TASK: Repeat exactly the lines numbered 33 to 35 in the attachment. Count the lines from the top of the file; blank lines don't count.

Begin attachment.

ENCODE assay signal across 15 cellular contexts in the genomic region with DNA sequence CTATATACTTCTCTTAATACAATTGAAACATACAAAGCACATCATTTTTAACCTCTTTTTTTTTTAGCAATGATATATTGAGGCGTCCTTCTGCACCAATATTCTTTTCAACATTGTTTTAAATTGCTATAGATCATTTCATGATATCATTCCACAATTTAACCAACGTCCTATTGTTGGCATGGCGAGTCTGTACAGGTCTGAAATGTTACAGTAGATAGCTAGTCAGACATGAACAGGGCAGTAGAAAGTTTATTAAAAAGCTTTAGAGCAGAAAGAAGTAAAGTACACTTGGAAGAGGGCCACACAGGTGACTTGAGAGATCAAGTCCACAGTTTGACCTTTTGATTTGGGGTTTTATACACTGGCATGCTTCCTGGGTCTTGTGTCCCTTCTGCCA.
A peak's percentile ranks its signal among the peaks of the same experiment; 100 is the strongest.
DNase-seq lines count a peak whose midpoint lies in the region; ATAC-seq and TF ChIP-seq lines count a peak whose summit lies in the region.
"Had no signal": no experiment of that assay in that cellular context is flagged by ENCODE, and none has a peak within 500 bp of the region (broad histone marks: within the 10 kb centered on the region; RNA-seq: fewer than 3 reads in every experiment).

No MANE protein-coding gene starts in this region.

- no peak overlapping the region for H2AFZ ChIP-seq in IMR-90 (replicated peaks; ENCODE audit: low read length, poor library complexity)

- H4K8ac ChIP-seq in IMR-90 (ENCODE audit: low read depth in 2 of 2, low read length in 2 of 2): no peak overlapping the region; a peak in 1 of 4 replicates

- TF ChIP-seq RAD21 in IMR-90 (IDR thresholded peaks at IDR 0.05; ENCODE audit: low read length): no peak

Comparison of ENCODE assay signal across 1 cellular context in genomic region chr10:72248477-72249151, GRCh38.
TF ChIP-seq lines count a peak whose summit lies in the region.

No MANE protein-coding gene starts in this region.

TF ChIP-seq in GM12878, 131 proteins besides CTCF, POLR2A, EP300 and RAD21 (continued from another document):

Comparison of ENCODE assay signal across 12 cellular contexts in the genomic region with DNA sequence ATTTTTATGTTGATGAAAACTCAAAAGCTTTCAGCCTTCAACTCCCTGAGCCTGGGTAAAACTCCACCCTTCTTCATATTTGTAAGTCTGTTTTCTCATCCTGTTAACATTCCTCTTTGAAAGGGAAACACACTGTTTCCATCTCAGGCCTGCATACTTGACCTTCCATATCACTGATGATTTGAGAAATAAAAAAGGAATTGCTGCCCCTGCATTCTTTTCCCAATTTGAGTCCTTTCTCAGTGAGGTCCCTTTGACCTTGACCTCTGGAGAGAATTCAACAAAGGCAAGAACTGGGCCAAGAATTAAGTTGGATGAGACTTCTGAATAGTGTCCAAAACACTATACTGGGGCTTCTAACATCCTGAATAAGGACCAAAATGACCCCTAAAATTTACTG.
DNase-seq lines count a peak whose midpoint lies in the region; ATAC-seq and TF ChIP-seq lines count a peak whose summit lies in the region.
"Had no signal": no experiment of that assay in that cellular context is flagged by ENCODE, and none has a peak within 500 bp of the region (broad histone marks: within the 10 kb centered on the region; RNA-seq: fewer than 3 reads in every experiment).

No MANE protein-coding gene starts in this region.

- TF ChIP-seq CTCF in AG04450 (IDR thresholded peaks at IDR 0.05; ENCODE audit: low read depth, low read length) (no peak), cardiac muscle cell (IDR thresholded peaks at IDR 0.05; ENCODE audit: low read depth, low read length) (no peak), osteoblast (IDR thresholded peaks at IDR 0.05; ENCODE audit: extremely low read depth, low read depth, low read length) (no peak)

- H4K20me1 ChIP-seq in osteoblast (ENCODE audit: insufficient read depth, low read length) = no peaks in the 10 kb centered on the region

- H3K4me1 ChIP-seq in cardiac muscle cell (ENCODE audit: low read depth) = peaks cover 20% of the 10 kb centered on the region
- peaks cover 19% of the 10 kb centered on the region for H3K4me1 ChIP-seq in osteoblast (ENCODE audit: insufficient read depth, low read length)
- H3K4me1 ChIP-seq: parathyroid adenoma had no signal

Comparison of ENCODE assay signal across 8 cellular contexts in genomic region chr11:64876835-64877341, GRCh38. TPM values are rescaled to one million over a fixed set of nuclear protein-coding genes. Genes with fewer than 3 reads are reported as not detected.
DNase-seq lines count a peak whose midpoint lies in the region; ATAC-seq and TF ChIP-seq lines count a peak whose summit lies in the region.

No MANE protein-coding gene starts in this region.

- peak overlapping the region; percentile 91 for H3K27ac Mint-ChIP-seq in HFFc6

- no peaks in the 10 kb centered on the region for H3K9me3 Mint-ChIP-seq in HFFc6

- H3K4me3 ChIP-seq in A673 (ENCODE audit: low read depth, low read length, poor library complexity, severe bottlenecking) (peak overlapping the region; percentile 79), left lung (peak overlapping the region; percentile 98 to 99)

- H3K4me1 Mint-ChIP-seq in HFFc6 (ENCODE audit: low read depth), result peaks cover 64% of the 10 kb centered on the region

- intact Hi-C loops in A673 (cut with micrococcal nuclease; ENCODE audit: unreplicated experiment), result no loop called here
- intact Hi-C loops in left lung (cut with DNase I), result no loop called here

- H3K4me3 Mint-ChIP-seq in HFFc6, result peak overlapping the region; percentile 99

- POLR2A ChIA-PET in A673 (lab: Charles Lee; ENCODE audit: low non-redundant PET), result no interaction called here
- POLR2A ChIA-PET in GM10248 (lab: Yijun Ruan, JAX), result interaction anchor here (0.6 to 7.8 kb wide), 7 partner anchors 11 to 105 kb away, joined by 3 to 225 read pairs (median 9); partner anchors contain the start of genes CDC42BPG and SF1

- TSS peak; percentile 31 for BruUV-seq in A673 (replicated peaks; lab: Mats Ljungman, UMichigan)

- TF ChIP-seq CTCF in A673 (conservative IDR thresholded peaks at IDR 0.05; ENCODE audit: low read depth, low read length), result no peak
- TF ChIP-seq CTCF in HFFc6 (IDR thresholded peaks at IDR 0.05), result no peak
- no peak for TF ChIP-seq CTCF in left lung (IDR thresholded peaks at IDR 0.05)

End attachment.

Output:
- POLR2A ChIA-PET in GM10248 (lab: Yijun Ruan, JAX), result interaction anchor here (0.6 to 7.8 kb wide), 7 partner anchors 11 to 105 kb away, joined by 3 to 225 read pairs (median 9); partner anchors contain the start of genes CDC42BPG and SF1

- TSS peak; percentile 31 for BruUV-seq in A673 (replicated peaks; lab: Mats Ljungman, UMichigan)

- TF ChIP-seq CTCF in A673 (conservative IDR thresholded peaks at IDR 0.05; ENCODE audit: low read depth, low read length), result no peak